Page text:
Vive la France!

Holly Jacks-Smither and her off-track thoroughbred More Inspiration had the experience of a lifetime in October when the pair travelled to Pau, France for the Les 5 Etoiles de Pau competition, one of just six CCI-L5 three-day eventing competitions in the world.

As just one of two full or purebred thoroughbreds of 40 plus competitors in the dressage, jumping and cross country competition, More Inspiration finished an impressive 12th after recording personal best scores in dressage and cross country. The pair are qualified for the Tokyo Olympics in the summer of 2020, but Jacks-Smither is also eyeing major competitions in England and Germany in the spring.

“I’m thrilled with my horse and thrilled with my weekend in general,” said Jacks-Smither, who was helped to get to Pau through a fundraiser put on by her riding community and friends, “I’m so glad I made it here – not just to be at the show, but because of the people I’ve met along the way, these amazing connections that will stay with me forever.”

At one time an aspiring jockey growing up in British Columbia, Jacks-Smither discovered three-day eventing as a teenager and also became hooked on breaking and galloping thoroughbreds once her family moved to Ontario. She worked at Woodbine racetrack while furthering a career in show jumping and eventing while working for Frankie Chesler. She soon started taking on her own students.

Now an accomplished international rider who has been to two Nations Cups, qualified for Olympics and Pan Am Games, Jacks-Smither is also a successful riding coach with her own business in Erin, ON that she operates with thoroughbred trainer Bruce Smither.

Fourteen-year-old More Inspiration (Inspired Prospect–Gentle Buck, by Buckley Boy) was a four-time winner at Woodbine and Fort Erie from 2007 to 2009 and upon retirement was sent to Jacks-Smither for re-training in an effort to move the horse on to a new career.

“When I first got Morris, I thought about just show jumping him because he’s such a brilliant show jumper,” said Jacks-Smither. “He wasn’t a great mover so some people thought I was crazy to start him in eventing, which also includes dressage.”

She took the horse to a few shows during their lessons together and when the horse never attracted any buyers, she bought him.

The path to developing ‘Morris’ into a complete, three-day eventer was not a smooth one as the gelding excelled in jumping, but was slow to improve in dressage and cross country. It was when she began taking lessons from international dressage rider Tom Dvorak and started Morris with the basics of walk, trot and canter that the horse began to thrive.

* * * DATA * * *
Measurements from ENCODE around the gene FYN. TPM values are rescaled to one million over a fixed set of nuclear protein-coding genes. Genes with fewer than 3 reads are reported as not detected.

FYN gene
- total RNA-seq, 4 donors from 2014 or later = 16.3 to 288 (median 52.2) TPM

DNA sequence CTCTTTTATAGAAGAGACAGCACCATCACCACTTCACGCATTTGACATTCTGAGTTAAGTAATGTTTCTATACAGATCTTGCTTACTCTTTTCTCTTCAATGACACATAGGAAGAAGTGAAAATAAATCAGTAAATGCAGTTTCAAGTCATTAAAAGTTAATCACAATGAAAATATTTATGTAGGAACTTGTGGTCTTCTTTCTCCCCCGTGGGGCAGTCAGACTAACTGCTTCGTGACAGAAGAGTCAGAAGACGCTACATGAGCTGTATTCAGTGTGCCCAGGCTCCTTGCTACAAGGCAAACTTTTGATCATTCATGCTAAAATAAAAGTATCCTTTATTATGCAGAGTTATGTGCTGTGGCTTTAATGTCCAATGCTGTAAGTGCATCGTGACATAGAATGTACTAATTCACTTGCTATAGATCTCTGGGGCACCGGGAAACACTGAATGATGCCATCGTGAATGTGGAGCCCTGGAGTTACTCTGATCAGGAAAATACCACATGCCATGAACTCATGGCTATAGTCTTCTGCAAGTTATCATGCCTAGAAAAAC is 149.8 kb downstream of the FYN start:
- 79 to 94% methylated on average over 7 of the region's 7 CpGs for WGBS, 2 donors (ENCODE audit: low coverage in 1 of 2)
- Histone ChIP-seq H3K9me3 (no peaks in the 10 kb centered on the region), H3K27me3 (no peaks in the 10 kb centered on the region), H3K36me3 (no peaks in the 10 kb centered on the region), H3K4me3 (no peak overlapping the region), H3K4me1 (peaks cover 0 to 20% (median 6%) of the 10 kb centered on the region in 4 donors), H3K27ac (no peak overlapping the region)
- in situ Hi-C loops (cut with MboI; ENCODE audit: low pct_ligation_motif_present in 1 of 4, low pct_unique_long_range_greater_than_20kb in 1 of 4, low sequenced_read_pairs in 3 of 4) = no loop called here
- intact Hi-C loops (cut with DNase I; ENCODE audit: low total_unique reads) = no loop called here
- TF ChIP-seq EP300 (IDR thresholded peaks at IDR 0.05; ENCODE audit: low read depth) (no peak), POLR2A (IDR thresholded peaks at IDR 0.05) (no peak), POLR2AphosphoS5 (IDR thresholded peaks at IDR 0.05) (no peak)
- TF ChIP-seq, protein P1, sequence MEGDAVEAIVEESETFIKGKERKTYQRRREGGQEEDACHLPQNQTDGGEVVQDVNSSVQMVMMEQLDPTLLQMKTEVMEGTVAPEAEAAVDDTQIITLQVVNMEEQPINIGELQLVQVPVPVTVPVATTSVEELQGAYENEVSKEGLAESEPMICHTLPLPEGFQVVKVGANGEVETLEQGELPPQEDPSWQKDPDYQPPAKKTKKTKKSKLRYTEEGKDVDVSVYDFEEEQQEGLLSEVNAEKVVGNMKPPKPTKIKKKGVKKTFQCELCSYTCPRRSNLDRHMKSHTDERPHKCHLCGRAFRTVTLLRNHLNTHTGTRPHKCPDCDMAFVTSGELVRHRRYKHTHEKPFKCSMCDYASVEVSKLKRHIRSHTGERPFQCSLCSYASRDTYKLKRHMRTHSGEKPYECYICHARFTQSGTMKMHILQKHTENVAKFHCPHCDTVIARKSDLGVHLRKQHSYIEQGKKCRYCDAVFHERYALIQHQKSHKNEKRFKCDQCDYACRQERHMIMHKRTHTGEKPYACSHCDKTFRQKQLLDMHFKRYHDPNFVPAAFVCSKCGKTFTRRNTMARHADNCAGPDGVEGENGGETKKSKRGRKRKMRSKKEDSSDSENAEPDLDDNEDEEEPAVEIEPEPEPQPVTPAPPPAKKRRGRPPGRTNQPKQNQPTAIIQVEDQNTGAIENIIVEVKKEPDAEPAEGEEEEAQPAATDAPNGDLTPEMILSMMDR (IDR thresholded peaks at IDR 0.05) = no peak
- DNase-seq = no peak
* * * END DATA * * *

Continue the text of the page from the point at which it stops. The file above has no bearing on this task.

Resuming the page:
In 2013, the pair began to compete in one-star competitions (CCI-1*) in the U.S. and Canada while Morris matured and got stronger and smoother.

“He’s never been an easy ride, actually,” said Jacks-Smither, laughing. “He often likes to buck and wheel but he’s a good feeling horse just having fun.”

Morris gets his game face on when it comes time to competitions, however, and in the last two years the pair have graduated to the highest level, five-star competitions, in three-day eventing.

Jacks-Smither had eyed trips to Pau in recent years but her dad became ill and Morris had an injury. In 2019, a student set up a fundraiser and thanks to friends and family from B.C. to Ontario and Florida, where the Smithers also have a small training farm, half of her trip was paid.

Assisted by Liz Hawley, who works for Hall of Fame Thoroughbred trainer Roger Attfield at Woodbine, Jacks-Smither and Morris were well prepared for one of their toughest competitions.

“Dressage is not his forte, but he put up his personal best and we were 19th of 26, I was thrilled with it,” said Jacks-Smither. “In the cross country, I was pretty nervous. A bunch of people in front of us didn’t finish the course, it was a very tough course. But I had total confidence in Morris and he managed to move us up to 12th. He held his position after the jumping round even with an uncharacteristic two rails down. I was so thrilled with him.”

Morris vacationed in Miami and Jacks-Smither thenjoined him to prepare for 2020. “He has qualified for the Tokyo Olympics, but Canada does not have an eventing team that qualified for the Olympics. I could compete as an individual. But I am also looking at a couple of much tougher events: Badminton in England or the Luhmuhlen Horse Trials in Germany.” The pair recently enjoyed a spring pipe-opener in West Palm Beach at the Wellington Eventing Showcase where they placed 19th of 38 in this popular event.

No matter which direction Jacks-Smither and Morris take, the pair have made the equestrian community in Canada proud and bolstered the amazing talents of retired racehorses.

“I’ve always loved the thoroughbreds,” she said. “I think if you can get one that can move a little and jump, they have so much heart. I think there’s nothing like a good thoroughbred. They have so much desire to do it.”